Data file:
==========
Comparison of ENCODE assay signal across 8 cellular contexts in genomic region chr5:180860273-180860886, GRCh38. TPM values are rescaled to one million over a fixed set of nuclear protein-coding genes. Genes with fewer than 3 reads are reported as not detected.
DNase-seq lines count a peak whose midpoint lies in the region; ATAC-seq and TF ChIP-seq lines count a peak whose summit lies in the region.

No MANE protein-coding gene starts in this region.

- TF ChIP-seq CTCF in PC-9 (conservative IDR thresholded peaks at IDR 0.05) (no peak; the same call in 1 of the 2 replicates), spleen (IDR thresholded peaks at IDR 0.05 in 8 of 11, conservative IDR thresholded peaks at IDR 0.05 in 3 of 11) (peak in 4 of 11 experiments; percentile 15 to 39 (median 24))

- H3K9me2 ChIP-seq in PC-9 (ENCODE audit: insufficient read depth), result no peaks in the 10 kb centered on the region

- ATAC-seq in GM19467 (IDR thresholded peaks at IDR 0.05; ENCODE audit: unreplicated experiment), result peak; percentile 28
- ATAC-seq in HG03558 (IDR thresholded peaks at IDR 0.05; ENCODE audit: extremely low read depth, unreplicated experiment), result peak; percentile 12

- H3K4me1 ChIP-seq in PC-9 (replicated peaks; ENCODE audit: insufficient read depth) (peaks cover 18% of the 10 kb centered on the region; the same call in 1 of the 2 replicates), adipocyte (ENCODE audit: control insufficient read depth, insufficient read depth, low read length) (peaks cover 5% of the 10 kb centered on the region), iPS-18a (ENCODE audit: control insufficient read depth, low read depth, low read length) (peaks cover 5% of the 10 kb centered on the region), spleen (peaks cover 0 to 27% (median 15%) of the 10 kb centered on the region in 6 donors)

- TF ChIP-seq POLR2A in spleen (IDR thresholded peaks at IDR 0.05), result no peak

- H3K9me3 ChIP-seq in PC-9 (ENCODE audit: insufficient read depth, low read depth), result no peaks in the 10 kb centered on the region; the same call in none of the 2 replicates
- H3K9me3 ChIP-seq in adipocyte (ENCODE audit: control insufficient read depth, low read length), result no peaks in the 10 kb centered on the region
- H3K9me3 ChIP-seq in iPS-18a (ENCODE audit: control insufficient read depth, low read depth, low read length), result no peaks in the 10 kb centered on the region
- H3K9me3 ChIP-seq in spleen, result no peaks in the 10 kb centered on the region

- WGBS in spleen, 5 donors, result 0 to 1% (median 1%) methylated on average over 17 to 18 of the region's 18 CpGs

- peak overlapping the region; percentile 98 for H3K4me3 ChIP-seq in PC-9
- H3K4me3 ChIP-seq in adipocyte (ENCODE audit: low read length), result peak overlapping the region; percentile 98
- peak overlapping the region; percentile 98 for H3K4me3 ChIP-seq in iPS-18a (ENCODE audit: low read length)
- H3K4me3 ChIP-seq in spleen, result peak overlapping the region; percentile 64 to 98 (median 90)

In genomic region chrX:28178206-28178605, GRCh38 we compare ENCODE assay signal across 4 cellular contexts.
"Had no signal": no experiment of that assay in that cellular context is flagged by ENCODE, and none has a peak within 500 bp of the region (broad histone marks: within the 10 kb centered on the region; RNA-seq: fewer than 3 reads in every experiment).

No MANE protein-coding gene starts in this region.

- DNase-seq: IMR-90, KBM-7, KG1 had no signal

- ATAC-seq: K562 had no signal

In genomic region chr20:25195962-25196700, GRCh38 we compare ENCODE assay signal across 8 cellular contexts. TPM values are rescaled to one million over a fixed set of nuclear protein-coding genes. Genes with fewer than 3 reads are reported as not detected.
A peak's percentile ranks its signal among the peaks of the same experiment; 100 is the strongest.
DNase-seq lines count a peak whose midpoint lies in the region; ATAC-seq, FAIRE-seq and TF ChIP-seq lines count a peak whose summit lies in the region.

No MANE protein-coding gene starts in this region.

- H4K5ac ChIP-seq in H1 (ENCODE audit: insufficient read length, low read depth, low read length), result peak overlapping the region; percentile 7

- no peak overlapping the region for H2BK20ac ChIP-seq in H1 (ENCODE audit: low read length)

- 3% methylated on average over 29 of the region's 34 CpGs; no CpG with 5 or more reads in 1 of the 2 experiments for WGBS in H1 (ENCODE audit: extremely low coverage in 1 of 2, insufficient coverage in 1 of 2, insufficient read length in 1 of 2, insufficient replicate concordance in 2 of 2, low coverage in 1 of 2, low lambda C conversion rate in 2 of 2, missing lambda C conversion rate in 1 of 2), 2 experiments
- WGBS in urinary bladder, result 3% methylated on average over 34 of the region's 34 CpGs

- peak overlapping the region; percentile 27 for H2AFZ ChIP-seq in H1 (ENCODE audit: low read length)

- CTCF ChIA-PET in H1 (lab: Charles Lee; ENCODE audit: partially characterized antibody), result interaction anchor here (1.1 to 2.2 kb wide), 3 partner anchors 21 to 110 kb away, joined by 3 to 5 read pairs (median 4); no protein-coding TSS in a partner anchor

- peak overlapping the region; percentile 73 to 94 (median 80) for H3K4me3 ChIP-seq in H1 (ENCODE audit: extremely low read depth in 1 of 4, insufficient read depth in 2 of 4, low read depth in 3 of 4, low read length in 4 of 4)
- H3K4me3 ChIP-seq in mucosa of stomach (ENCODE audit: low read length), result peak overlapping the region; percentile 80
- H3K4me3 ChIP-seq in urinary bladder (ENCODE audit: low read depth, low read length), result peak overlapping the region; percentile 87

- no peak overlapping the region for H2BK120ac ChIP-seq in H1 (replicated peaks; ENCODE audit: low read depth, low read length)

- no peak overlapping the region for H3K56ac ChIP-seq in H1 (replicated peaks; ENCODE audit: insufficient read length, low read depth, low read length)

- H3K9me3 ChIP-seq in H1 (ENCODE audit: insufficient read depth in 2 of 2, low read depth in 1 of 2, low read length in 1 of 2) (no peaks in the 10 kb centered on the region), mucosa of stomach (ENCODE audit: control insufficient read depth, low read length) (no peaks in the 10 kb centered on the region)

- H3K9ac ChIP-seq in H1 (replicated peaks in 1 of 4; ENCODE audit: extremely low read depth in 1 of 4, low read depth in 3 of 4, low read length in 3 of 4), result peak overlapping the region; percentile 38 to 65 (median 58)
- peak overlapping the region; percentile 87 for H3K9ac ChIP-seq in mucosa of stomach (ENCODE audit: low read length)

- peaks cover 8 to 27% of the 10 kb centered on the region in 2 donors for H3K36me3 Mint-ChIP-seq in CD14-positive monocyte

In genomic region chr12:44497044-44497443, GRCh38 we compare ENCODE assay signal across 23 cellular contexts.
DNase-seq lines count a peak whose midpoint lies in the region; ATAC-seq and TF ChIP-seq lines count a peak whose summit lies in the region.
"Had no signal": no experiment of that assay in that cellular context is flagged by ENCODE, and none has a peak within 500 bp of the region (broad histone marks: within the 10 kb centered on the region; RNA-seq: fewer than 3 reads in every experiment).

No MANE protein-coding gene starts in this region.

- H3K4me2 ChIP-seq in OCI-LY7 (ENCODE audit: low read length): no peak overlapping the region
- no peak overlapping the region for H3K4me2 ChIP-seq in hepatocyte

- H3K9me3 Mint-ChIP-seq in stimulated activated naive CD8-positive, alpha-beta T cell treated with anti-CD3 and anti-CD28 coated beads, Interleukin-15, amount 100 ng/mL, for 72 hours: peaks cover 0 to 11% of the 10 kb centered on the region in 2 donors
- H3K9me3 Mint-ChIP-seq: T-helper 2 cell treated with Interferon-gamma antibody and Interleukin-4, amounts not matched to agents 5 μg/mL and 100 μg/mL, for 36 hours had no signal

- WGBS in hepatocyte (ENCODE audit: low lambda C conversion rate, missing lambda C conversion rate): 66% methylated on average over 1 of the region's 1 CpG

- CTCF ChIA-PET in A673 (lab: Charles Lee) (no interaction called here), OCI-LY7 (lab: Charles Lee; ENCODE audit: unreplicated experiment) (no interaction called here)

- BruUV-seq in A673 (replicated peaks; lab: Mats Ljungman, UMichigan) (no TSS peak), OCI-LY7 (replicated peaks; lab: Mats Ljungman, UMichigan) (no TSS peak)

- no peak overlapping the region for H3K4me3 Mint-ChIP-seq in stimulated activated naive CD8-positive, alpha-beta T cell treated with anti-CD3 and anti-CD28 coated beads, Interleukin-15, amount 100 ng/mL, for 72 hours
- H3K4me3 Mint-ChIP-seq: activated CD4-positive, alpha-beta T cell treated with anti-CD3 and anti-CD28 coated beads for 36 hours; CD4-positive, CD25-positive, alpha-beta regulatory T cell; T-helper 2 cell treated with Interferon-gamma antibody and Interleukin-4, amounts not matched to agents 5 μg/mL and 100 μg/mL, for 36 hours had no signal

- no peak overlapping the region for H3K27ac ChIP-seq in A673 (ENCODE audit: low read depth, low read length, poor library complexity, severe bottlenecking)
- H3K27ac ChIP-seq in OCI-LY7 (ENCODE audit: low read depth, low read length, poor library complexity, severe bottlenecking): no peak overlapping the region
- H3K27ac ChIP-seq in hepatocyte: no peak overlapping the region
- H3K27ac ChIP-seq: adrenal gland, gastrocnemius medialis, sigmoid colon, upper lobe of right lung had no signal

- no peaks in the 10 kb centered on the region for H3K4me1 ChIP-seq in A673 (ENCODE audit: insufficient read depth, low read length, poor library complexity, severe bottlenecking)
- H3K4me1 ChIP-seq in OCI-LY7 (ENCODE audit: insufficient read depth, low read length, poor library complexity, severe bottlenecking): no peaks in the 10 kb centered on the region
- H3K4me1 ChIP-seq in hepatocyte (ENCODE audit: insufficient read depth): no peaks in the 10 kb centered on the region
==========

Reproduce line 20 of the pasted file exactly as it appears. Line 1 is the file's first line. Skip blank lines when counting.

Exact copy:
"Had no signal": no experiment of that assay in that cellular context is flagged by ENCODE, and none has a peak within 500 bp of the region (broad histone marks: within the 10 kb centered on the region; RNA-seq: fewer than 3 reads in every experiment).